Not all of my stress is from work, of course. I get a good bit of stress when I’m trying to lock down a real estate deal, for example. I also experience some level of background stress from the weekly countdown to my next blog post!
But if I had to think about my stress as a pie chart, I’d attribute at least 75% of my day to day stress to my job. It turns out that running a department of surgical subspecialists (while also taking care of patients of my own) is not a walk in the park! Even with really incredible support from my administrative team, it’s a tough balancing act between department finances, access to patient care, doctor satisfaction, and human relationship drama.
This is a big one. When I’m on overnight call at the hospital, I probably get about two hours of sleep on a really bad night and 6 hours of sleep on a good night. Perhaps it’s a surgical emergency that needs my consultation, or a flurry of midnight nursing calls for pain medication or antacids. Regardless, when I’m on call I don’t sleep very much.
But according to my iPhone, I don’t sleep much in general anyway. I’m not on call every night, so I can’t blame that. But I do stubbornly put off sleep at night to unwind from the stresses of the day. As we discussed above, the vast majority of my stress is job related.
Our jobs are killing us with sleep deprivation
Unfortunately, sleeping less than 7 hours a night is really bad for you.
A study out of Japan collated the data, and showed that sleeping 6 hours or less a night gives you a:
- 1.3x higher risk of developing congestive heart failure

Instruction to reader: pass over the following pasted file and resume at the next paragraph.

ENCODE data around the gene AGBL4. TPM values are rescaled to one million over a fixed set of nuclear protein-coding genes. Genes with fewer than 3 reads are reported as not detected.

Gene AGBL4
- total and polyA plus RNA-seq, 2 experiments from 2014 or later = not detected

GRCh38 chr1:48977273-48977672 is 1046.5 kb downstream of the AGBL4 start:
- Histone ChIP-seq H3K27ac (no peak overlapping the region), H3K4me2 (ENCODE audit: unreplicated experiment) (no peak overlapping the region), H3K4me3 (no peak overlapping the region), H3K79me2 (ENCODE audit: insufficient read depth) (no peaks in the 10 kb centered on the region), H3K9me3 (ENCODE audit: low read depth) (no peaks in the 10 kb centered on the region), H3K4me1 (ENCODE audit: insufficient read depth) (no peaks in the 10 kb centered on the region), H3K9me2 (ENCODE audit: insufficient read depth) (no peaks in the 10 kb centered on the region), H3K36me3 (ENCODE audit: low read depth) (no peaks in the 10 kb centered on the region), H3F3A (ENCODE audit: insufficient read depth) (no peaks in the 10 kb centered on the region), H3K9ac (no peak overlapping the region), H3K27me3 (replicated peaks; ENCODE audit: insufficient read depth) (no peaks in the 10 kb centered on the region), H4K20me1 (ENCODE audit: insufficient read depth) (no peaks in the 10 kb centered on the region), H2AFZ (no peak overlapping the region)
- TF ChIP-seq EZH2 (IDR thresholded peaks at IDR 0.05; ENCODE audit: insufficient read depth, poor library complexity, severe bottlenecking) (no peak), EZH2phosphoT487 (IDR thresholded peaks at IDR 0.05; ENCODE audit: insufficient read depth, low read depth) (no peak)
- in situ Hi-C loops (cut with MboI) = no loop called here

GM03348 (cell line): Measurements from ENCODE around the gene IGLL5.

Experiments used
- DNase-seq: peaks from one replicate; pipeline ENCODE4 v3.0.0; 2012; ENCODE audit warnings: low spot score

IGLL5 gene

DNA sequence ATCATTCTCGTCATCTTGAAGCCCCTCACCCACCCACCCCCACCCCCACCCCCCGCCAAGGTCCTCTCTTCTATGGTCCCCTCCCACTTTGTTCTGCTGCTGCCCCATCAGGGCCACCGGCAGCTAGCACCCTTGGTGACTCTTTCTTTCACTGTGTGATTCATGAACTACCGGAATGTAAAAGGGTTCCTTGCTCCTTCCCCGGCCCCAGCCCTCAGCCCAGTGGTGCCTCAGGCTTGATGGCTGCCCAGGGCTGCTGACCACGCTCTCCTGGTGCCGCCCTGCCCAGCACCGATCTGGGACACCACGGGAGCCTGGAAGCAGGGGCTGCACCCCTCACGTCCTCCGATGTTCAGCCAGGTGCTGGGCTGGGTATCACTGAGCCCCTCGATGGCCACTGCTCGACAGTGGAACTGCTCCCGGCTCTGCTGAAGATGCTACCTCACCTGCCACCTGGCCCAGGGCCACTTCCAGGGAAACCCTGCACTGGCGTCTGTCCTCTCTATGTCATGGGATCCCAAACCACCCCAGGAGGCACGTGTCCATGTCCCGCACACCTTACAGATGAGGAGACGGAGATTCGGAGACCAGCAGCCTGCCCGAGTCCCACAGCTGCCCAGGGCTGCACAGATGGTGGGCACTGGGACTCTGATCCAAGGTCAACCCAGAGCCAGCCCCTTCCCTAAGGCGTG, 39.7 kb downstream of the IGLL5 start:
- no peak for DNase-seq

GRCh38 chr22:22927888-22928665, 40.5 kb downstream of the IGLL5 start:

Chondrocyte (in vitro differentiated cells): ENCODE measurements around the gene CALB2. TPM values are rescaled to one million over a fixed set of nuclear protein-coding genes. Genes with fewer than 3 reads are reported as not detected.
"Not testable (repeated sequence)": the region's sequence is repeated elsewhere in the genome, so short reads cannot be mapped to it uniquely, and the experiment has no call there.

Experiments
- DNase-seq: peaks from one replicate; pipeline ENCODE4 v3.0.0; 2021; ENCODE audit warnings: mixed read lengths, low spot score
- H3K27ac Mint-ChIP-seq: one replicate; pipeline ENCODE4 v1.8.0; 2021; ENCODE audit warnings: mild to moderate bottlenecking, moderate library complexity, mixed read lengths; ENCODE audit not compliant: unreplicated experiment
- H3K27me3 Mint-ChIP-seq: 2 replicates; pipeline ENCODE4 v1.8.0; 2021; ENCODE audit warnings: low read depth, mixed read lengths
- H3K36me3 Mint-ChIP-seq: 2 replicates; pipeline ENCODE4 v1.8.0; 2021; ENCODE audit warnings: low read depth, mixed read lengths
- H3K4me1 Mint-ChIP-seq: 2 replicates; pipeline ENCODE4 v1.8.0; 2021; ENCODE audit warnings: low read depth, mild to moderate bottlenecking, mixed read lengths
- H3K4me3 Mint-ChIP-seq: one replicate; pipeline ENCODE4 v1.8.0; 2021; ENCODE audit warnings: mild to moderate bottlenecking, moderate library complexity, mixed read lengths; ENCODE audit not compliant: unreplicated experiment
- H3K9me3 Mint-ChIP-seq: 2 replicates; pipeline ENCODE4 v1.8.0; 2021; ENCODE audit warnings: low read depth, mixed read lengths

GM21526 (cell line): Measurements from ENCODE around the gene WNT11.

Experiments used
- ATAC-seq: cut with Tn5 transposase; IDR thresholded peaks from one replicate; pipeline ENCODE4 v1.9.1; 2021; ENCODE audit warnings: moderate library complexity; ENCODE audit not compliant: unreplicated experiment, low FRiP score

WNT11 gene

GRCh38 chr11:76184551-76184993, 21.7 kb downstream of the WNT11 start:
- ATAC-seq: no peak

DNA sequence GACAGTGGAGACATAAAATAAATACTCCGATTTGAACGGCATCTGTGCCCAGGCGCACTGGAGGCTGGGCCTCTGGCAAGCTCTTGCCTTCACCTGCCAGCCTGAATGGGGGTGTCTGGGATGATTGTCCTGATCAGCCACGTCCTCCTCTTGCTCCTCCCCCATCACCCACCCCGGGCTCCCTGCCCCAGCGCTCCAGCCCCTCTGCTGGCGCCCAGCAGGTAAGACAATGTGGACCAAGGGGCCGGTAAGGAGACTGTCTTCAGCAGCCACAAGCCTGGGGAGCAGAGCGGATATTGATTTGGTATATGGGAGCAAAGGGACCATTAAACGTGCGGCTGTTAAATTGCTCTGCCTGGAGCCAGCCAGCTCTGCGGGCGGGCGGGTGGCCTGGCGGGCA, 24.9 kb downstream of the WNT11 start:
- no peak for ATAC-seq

- 1.7x higher risk of developing diabetes mellitus
- 1.65x higher risk of dying (all causes)
Read more from Current Cardiology Reviews
If your work hours and sleep numbers are similar to mine, take note of the data above. I think it’s safe to say that our jobs are killing us!
Our jobs are making us more likely to get cancer, diabetes, congestive heart failure, and just flat out die.
But realistically, we all need the money from our jobs to pay the bills. And many of us genuinely enjoy and find satisfaction from our jobs.
So what are we supposed to do?
If you’ve read any of my writing, this is no surprise. Achieving financial independence will put you in the driver’s seat. You can choose how much, or how little to work. You can find that perfect balance between professional satisfaction and personal fulfilment outside of work. You can finally break free from your golden handcuffs.
Real estate and stocks are my chosen vehicles on the journey to financial independence, but they don’t have to be yours.
Spend less than you make. Invest your money. It can be as simple as that.
For the finer details, think about your desired timeline to FIRE. This will help determine the appropriate level of risk and effort for your investing.
Read more: The 3 simple steps to achieve FIRE
But what do we do now?
For most of us, it will still be quite some time before we’re financially independent. But you don’t have to wait to make healthy changes to your current work day.
Here’s a short list of what I’ve been trying to do, or might plan to do in the near future:
- Take the stairs
- Pushups and situps in between patients
- Drink a nutritious shake on the way to work
- Bring healthy snacks to prevent hangry carb loading
- Practice mindfulness to decrease stress
- Cut back on extraneous work hours
If you think about your day to day, I bet you can also come up with a short list of small changes that will slightly improve your health. A lot of slight improvements can really add up over time
Actually cutting back on work hours can be tough. As a leader in my department, I need to strike a balance between demonstrating an inspiring work ethic and also showing a commitment to work-life balance and health. It’s a tough needle to thread.
Much of what I related above probably applies to you as well. I hope you understand now how our jobs are killing us.
Collectively, our jobs contribute to our country’s weight problems, high stress levels, and sleep deprivation. These factors contribute to higher rates of everything from heart attacks to cancer and death.
If you don’t want these things, join me in taking action to a healthier work week and financially independent future.